CT Safety Cabin Design

The design intent of the CTLS carbon fiber cockpit follows proven design principles used by the passenger cabins of modern cars. Both designs are done so that crash loads transfer through the passenger area to the crush-zones in the vehicle. The cabin remains stable while the energy is absorbed in the peripheral areas.

In cars this is done by the following load paths:

-        front wall beams transfer the loads to the A-pillar base and to the center tunnel between the passenger seats (where the transmission and exhaust are normally routed)

-        A-pillar is designed as stable beam to transfer the load up to the roof rail and down to the sill beam.

-        Sill beam is designed compression stable to support between the wheels in a crash and avoid intrusion.

-        Roof rail is designed as stable compression beam to avoid roof collapse.

-        B- Pillar is designed as stable spreader between roof rail and sill beam to avoid collapse and support side impact.

-        All members and transfers begin at the front of the passenger cell and extend beyond the passenger cell, routing the loads through the cabin.

-        In some cars, sandwich floor sections provide additional stiff plates below the passengers, supporting tunnel and sill beam.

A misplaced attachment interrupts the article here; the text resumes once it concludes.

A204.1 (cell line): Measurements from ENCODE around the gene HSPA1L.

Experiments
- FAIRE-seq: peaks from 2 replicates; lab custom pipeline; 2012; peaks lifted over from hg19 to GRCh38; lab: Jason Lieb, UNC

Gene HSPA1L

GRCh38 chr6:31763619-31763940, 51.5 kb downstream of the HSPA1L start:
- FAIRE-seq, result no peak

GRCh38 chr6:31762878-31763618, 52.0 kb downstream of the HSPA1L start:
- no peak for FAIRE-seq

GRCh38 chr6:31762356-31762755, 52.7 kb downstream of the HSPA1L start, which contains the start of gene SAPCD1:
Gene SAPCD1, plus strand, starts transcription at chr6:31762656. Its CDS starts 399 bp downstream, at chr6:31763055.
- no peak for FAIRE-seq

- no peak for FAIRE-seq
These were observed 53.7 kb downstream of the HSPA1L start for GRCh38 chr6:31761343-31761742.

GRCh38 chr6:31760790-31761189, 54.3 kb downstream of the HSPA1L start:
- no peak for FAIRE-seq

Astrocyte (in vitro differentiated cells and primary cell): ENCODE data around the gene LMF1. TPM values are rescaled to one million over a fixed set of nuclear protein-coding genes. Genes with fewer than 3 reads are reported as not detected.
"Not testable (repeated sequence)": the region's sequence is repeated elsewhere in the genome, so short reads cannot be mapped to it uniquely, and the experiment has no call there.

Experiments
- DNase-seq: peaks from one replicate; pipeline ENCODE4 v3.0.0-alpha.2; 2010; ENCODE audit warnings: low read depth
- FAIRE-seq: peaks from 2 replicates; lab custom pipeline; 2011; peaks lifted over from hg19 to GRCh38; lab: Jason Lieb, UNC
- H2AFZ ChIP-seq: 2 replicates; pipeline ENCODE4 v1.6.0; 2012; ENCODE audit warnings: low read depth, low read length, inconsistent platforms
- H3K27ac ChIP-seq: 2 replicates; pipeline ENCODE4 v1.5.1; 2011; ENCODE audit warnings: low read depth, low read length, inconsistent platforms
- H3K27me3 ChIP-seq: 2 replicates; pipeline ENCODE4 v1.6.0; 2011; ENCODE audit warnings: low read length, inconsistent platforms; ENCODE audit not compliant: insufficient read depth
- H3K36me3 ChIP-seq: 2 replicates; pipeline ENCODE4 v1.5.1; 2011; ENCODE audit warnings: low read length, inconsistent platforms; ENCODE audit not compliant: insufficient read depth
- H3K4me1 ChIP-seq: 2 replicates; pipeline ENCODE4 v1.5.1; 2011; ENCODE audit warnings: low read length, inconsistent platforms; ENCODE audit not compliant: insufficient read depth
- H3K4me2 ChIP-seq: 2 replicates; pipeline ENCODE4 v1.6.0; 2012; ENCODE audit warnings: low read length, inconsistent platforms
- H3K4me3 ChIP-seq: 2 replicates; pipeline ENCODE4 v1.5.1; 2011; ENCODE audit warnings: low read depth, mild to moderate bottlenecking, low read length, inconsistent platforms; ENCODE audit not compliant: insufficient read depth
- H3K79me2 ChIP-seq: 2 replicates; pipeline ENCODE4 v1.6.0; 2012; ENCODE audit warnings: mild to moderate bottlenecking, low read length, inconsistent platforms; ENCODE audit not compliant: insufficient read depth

Our CT safety cabin exhibits all of these key design features.

Figure 1 shows the key elements and details of the fuselage design.

Figure 2 illustrates the generalized force flow in the CTLS, resulting from the assembly of the components shown in Figure 1:

-        Forces are introduced in a crash from the engine and nose gear through the big engine mount (1). The big engine mount serves as load spreader and front beam. Loads are transported from this metal structure to the A-pillar bases and to the center tunnel.

-        Forces flow from the strong A- Pillar (2) (designed as stiff carbon fiber box-beam) up to the roof and down to the door sill.

-        The door sill (3) is designed as closed profile to transport the loads backwards, as well in the sill as in the sandwich composite shell.

-        The fuselage root rib area (4) is designed as a closed carbon fiber beam working as stiff roof rail and transports the loads backwards.

-        The middle of the cabin is stiffened with the center square tunnel (5) that extends from the nose gear attachment area to beyond the luggage compartment.

-        The cabin is closed at the end with the main bulkhead (6) that serves together with the door sill as B- pillar. All longitudinal elements extend to and beyond this main bulkhead.

-        The floor section below the seats is designed as double-walled structure (sandwich floor) with the “Pyramids” (7) installed to the cabin floor, supporting the seats.

-        The inner laminate of the cabin skin is done in Aramide, providing best occupant protection against splintering. The outer skin is designed as carbon fiber providing maximum stiffness and strength.

The suitability of this design has been proven in service now for 16 years. Accident history shows that the cabin provides a maximum of occupant protection available in a Light Sport Aircraft .

Figure 2:

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